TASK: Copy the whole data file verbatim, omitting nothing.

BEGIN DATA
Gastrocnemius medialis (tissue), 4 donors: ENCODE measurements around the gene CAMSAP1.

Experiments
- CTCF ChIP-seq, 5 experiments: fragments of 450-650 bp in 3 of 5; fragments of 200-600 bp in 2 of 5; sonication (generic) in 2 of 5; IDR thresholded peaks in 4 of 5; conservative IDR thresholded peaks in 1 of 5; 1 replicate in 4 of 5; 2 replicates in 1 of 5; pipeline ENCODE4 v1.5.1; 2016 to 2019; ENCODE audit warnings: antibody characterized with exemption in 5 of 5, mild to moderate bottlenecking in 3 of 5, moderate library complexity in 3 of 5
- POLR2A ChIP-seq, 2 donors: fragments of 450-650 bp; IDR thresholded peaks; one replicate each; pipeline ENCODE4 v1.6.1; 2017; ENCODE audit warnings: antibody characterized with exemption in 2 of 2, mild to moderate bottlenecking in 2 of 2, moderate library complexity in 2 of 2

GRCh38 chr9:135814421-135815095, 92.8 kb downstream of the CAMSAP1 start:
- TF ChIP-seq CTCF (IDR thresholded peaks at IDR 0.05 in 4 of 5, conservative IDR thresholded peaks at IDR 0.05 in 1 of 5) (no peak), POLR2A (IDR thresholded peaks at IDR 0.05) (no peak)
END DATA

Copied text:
Gastrocnemius medialis (tissue), 4 donors: ENCODE measurements around the gene CAMSAP1.

Experiments
- CTCF ChIP-seq, 5 experiments: fragments of 450-650 bp in 3 of 5; fragments of 200-600 bp in 2 of 5; sonication (generic) in 2 of 5; IDR thresholded peaks in 4 of 5; conservative IDR thresholded peaks in 1 of 5; 1 replicate in 4 of 5; 2 replicates in 1 of 5; pipeline ENCODE4 v1.5.1; 2016 to 2019; ENCODE audit warnings: antibody characterized with exemption in 5 of 5, mild to moderate bottlenecking in 3 of 5, moderate library complexity in 3 of 5
- POLR2A ChIP-seq, 2 donors: fragments of 450-650 bp; IDR thresholded peaks; one replicate each; pipeline ENCODE4 v1.6.1; 2017; ENCODE audit warnings: antibody characterized with exemption in 2 of 2, mild to moderate bottlenecking in 2 of 2, moderate library complexity in 2 of 2

GRCh38 chr9:135814421-135815095, 92.8 kb downstream of the CAMSAP1 start:
- TF ChIP-seq CTCF (IDR thresholded peaks at IDR 0.05 in 4 of 5, conservative IDR thresholded peaks at IDR 0.05 in 1 of 5) (no peak), POLR2A (IDR thresholded peaks at IDR 0.05) (no peak)